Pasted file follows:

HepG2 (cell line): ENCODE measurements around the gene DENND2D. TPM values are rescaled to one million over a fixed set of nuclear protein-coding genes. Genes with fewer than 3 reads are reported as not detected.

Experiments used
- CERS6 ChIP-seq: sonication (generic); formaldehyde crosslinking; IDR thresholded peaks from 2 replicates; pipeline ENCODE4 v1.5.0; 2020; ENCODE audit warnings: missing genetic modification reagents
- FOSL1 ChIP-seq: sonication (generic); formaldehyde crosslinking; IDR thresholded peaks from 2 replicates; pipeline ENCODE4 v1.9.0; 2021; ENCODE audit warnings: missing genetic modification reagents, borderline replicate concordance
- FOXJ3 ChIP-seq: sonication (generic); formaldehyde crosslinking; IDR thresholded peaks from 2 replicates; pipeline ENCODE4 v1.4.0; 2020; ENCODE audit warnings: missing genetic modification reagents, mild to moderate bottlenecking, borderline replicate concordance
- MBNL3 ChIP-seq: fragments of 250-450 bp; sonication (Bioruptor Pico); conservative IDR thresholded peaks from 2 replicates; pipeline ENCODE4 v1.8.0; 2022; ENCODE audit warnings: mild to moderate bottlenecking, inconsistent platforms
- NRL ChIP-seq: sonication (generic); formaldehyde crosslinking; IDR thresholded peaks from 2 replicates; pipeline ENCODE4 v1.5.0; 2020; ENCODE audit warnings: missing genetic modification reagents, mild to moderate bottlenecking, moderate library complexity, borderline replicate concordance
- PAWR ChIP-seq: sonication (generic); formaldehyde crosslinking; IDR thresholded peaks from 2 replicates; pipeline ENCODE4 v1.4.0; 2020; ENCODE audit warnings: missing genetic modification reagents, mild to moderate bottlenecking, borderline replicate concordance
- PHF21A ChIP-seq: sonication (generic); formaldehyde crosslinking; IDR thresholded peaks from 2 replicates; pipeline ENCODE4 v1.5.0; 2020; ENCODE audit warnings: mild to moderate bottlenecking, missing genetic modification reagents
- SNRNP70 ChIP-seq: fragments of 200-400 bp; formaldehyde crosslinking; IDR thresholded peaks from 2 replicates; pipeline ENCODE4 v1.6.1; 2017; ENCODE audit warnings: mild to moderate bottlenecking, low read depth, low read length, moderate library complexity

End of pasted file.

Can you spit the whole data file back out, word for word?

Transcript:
HepG2 (cell line): ENCODE measurements around the gene DENND2D. TPM values are rescaled to one million over a fixed set of nuclear protein-coding genes. Genes with fewer than 3 reads are reported as not detected.

Experiments used
- CERS6 ChIP-seq: sonication (generic); formaldehyde crosslinking; IDR thresholded peaks from 2 replicates; pipeline ENCODE4 v1.5.0; 2020; ENCODE audit warnings: missing genetic modification reagents
- FOSL1 ChIP-seq: sonication (generic); formaldehyde crosslinking; IDR thresholded peaks from 2 replicates; pipeline ENCODE4 v1.9.0; 2021; ENCODE audit warnings: missing genetic modification reagents, borderline replicate concordance
- FOXJ3 ChIP-seq: sonication (generic); formaldehyde crosslinking; IDR thresholded peaks from 2 replicates; pipeline ENCODE4 v1.4.0; 2020; ENCODE audit warnings: missing genetic modification reagents, mild to moderate bottlenecking, borderline replicate concordance
- MBNL3 ChIP-seq: fragments of 250-450 bp; sonication (Bioruptor Pico); conservative IDR thresholded peaks from 2 replicates; pipeline ENCODE4 v1.8.0; 2022; ENCODE audit warnings: mild to moderate bottlenecking, inconsistent platforms
- NRL ChIP-seq: sonication (generic); formaldehyde crosslinking; IDR thresholded peaks from 2 replicates; pipeline ENCODE4 v1.5.0; 2020; ENCODE audit warnings: missing genetic modification reagents, mild to moderate bottlenecking, moderate library complexity, borderline replicate concordance
- PAWR ChIP-seq: sonication (generic); formaldehyde crosslinking; IDR thresholded peaks from 2 replicates; pipeline ENCODE4 v1.4.0; 2020; ENCODE audit warnings: missing genetic modification reagents, mild to moderate bottlenecking, borderline replicate concordance
- PHF21A ChIP-seq: sonication (generic); formaldehyde crosslinking; IDR thresholded peaks from 2 replicates; pipeline ENCODE4 v1.5.0; 2020; ENCODE audit warnings: mild to moderate bottlenecking, missing genetic modification reagents
- SNRNP70 ChIP-seq: fragments of 200-400 bp; formaldehyde crosslinking; IDR thresholded peaks from 2 replicates; pipeline ENCODE4 v1.6.1; 2017; ENCODE audit warnings: mild to moderate bottlenecking, low read depth, low read length, moderate library complexity